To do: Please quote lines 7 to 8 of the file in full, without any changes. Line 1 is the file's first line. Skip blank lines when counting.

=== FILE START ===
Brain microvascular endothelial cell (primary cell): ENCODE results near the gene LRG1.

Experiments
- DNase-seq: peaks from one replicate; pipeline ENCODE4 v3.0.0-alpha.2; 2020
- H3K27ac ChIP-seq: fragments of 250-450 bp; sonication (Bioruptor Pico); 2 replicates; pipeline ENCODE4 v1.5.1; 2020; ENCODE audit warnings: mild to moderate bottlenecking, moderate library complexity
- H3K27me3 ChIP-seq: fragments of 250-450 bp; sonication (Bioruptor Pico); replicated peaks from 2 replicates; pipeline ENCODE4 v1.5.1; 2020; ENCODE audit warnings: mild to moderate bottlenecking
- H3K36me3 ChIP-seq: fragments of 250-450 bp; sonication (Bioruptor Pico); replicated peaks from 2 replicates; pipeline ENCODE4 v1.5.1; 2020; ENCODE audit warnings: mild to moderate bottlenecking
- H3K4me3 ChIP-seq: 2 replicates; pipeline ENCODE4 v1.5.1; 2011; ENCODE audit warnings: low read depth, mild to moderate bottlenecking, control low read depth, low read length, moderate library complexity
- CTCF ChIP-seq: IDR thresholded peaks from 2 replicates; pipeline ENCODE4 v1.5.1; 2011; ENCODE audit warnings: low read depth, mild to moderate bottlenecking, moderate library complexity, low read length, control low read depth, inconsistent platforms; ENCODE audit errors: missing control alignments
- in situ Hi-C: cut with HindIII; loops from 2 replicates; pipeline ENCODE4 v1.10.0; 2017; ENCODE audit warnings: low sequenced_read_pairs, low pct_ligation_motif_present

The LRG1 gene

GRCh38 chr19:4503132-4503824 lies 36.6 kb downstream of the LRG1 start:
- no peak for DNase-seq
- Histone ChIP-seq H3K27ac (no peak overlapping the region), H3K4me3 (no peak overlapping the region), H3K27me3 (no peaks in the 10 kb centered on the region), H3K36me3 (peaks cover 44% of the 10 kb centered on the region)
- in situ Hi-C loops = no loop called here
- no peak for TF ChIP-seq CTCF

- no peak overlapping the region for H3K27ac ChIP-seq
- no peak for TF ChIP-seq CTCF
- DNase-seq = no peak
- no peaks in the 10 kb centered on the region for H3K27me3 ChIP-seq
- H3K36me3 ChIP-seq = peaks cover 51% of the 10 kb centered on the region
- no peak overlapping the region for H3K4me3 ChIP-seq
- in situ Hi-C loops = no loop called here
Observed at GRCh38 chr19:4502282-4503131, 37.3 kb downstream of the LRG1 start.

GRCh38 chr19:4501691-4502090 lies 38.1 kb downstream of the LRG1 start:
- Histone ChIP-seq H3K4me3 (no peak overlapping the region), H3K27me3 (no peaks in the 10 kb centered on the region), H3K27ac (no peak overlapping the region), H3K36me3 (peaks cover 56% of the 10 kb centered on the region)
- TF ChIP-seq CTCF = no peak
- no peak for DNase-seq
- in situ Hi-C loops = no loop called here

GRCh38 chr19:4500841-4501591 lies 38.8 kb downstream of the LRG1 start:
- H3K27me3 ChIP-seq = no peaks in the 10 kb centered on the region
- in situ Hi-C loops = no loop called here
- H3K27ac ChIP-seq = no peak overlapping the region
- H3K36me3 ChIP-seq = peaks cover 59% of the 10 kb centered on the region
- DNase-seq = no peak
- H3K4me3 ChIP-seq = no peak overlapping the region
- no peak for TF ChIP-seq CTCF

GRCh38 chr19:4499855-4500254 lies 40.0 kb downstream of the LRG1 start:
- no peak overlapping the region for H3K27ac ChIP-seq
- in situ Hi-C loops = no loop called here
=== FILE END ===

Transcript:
- H3K4me3 ChIP-seq: 2 replicates; pipeline ENCODE4 v1.5.1; 2011; ENCODE audit warnings: low read depth, mild to moderate bottlenecking, control low read depth, low read length, moderate library complexity
- CTCF ChIP-seq: IDR thresholded peaks from 2 replicates; pipeline ENCODE4 v1.5.1; 2011; ENCODE audit warnings: low read depth, mild to moderate bottlenecking, moderate library complexity, low read length, control low read depth, inconsistent platforms; ENCODE audit errors: missing control alignments